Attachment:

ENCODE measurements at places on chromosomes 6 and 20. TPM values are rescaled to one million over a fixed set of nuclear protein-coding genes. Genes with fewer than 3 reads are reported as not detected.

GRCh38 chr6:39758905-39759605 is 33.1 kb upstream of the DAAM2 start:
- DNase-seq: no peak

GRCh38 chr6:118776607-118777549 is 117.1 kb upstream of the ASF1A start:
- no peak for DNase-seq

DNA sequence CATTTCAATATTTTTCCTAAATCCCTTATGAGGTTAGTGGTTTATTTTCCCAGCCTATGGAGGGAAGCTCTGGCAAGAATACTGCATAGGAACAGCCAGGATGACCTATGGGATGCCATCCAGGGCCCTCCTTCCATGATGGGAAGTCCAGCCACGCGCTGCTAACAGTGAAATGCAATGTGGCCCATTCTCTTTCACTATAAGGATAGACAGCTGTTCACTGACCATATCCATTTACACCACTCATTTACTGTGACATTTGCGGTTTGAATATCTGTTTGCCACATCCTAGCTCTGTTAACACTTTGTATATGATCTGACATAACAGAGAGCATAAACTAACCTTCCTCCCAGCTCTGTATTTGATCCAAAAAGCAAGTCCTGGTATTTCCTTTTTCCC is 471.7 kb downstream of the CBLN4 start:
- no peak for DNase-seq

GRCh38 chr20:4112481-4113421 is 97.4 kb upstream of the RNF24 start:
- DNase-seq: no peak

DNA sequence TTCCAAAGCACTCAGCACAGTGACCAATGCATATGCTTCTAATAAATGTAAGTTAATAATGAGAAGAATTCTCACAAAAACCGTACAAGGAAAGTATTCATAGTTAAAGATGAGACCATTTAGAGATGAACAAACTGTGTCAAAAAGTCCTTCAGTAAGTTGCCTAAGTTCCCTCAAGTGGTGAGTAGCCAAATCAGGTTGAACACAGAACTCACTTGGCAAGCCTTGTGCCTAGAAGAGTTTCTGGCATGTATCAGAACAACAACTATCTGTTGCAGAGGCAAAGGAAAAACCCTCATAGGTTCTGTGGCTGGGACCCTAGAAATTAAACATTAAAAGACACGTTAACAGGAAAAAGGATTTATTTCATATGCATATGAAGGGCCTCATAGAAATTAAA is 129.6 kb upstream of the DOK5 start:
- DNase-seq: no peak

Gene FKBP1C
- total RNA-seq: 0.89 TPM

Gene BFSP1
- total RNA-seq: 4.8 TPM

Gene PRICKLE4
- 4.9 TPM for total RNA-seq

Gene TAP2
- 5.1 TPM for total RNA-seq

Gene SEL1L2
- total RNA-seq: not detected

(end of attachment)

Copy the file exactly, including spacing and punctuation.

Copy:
ENCODE measurements at places on chromosomes 6 and 20. TPM values are rescaled to one million over a fixed set of nuclear protein-coding genes. Genes with fewer than 3 reads are reported as not detected.

GRCh38 chr6:39758905-39759605 is 33.1 kb upstream of the DAAM2 start:
- DNase-seq: no peak

GRCh38 chr6:118776607-118777549 is 117.1 kb upstream of the ASF1A start:
- no peak for DNase-seq

DNA sequence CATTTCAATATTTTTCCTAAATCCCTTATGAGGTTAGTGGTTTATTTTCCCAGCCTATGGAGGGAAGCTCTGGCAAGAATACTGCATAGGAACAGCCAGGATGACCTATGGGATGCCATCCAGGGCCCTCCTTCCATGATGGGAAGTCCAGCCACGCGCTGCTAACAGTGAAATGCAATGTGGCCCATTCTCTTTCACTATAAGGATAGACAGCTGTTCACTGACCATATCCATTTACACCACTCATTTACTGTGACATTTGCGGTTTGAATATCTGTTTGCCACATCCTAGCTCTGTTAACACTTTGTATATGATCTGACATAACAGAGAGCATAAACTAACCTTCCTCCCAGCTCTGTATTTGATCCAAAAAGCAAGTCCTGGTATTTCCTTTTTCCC is 471.7 kb downstream of the CBLN4 start:
- no peak for DNase-seq

GRCh38 chr20:4112481-4113421 is 97.4 kb upstream of the RNF24 start:
- DNase-seq: no peak

DNA sequence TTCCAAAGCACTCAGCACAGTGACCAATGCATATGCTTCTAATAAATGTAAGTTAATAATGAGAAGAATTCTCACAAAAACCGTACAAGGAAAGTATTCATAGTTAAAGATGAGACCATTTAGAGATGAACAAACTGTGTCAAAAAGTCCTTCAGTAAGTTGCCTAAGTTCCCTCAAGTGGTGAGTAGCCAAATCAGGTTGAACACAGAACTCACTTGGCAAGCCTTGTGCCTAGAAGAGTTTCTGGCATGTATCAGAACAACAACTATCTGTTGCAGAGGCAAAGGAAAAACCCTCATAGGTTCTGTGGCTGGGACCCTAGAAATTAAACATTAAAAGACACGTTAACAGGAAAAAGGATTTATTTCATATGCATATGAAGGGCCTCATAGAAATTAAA is 129.6 kb upstream of the DOK5 start:
- DNase-seq: no peak

Gene FKBP1C
- total RNA-seq: 0.89 TPM

Gene BFSP1
- total RNA-seq: 4.8 TPM

Gene PRICKLE4
- 4.9 TPM for total RNA-seq

Gene TAP2
- 5.1 TPM for total RNA-seq

Gene SEL1L2
- total RNA-seq: not detected